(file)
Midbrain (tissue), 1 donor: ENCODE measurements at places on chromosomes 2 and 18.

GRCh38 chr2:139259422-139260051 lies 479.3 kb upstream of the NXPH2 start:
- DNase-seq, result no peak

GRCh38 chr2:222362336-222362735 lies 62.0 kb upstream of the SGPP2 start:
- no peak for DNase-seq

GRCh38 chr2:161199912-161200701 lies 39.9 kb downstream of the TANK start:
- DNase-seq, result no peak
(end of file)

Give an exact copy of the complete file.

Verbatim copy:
Midbrain (tissue), 1 donor: ENCODE measurements at places on chromosomes 2 and 18.

GRCh38 chr2:139259422-139260051 lies 479.3 kb upstream of the NXPH2 start:
- DNase-seq, result no peak

GRCh38 chr2:222362336-222362735 lies 62.0 kb upstream of the SGPP2 start:
- no peak for DNase-seq

GRCh38 chr2:161199912-161200701 lies 39.9 kb downstream of the TANK start:
- DNase-seq, result no peak